Several months ago, I began working with Roads End Entertainment (they also put on the International Family Film Festival - IFFF) in a pilot program teaching filmmaking to kids at elementary and middle schools in the Los Angeles Unified School District. The pilot program was a great success, and we followed up that initial semester with a week-long Film Camp at the John Anson Ford Amphitheatre in Hollywood. We just finished yesterday.
I had the opportunity to work with kids that were more advanced in their passion for filmmaking - a group of six very creative young filmmakers from 13 to 17 that brought to the task at hand (making a 3-5 minute film on the theme of "tolerance") unique skills and experience that resulted in a great film.
Having made films since I was eleven years old, I had a great deal of fun watching the process, as these kids - who began the week as strangers - learn to work with each other to develop, shoot and edit their film. As a boy, I enjoyed the opportunity to create a team, and lead my friends through the experience. The Film Camp gave these teens the chance to appreaciate and benefit from each other. For some kids, it was a rare opportunity to work with other like-minded people. Often, creative kids are surrounded by people who don't understand them - at the Film Camp, both mentors (all of us are filmmakers) and kids understand.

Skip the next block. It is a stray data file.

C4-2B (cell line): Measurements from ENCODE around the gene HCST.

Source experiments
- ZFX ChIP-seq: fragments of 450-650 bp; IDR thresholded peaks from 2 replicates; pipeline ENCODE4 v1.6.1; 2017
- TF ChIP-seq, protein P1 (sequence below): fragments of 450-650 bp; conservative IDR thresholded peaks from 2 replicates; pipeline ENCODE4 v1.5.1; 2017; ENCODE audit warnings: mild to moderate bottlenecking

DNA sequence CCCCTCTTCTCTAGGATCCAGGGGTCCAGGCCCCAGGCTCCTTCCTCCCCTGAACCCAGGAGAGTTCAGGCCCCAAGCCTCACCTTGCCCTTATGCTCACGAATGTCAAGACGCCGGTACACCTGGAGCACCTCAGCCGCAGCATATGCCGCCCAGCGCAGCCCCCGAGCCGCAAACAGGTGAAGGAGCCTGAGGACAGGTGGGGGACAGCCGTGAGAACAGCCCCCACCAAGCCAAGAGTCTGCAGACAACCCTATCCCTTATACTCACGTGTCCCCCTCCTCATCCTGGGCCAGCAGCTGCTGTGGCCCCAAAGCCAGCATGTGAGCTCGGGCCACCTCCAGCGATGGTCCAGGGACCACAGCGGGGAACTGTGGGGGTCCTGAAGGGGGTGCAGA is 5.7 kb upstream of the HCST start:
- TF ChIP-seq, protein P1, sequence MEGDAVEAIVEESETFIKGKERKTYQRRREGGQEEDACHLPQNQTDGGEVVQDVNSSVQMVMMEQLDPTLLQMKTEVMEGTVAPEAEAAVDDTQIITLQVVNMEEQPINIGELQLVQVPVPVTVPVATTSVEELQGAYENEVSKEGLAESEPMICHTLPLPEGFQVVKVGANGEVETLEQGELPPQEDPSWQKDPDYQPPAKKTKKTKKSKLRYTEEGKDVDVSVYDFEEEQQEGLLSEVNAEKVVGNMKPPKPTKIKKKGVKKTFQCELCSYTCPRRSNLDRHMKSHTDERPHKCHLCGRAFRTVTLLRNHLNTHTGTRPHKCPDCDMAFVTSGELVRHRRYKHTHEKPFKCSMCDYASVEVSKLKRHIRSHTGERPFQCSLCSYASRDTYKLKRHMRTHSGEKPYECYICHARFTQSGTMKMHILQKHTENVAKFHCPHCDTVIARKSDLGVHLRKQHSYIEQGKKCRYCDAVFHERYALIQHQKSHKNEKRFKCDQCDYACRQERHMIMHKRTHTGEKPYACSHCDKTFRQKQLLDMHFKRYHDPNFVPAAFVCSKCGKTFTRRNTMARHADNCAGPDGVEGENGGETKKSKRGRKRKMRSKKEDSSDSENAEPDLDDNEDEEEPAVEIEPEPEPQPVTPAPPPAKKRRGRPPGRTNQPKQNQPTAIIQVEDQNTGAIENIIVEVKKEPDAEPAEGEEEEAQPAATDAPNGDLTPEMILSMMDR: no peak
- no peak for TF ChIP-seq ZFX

I have to admit, I had at least as much fun as the kids. And it probably meant as much to me, as well. As Oscar Hammerstein wrote in The King and I, "If you become a teacher, by your pupils you’ll be taught."